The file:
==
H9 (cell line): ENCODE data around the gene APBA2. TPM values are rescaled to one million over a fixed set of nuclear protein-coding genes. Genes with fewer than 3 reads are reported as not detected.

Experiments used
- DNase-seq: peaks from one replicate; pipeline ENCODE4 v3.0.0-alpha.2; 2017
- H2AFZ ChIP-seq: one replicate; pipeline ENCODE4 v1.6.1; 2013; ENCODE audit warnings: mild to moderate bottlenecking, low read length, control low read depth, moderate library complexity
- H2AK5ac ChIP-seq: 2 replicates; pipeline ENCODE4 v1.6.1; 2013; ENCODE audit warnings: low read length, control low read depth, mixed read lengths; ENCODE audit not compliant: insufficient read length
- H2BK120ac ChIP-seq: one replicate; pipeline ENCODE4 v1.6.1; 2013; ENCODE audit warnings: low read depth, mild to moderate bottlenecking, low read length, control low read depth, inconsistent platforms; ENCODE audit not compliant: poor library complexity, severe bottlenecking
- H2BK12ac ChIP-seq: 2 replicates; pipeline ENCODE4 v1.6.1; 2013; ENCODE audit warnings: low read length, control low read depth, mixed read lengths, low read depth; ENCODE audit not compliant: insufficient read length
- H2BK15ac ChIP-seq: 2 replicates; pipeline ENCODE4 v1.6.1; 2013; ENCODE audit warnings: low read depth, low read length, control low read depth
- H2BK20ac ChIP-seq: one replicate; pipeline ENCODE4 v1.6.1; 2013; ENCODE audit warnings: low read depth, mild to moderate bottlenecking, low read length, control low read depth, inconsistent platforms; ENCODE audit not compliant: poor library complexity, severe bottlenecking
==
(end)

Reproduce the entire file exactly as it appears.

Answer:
H9 (cell line): ENCODE data around the gene APBA2. TPM values are rescaled to one million over a fixed set of nuclear protein-coding genes. Genes with fewer than 3 reads are reported as not detected.

Experiments used
- DNase-seq: peaks from one replicate; pipeline ENCODE4 v3.0.0-alpha.2; 2017
- H2AFZ ChIP-seq: one replicate; pipeline ENCODE4 v1.6.1; 2013; ENCODE audit warnings: mild to moderate bottlenecking, low read length, control low read depth, moderate library complexity
- H2AK5ac ChIP-seq: 2 replicates; pipeline ENCODE4 v1.6.1; 2013; ENCODE audit warnings: low read length, control low read depth, mixed read lengths; ENCODE audit not compliant: insufficient read length
- H2BK120ac ChIP-seq: one replicate; pipeline ENCODE4 v1.6.1; 2013; ENCODE audit warnings: low read depth, mild to moderate bottlenecking, low read length, control low read depth, inconsistent platforms; ENCODE audit not compliant: poor library complexity, severe bottlenecking
- H2BK12ac ChIP-seq: 2 replicates; pipeline ENCODE4 v1.6.1; 2013; ENCODE audit warnings: low read length, control low read depth, mixed read lengths, low read depth; ENCODE audit not compliant: insufficient read length
- H2BK15ac ChIP-seq: 2 replicates; pipeline ENCODE4 v1.6.1; 2013; ENCODE audit warnings: low read depth, low read length, control low read depth
- H2BK20ac ChIP-seq: one replicate; pipeline ENCODE4 v1.6.1; 2013; ENCODE audit warnings: low read depth, mild to moderate bottlenecking, low read length, control low read depth, inconsistent platforms; ENCODE audit not compliant: poor library complexity, severe bottlenecking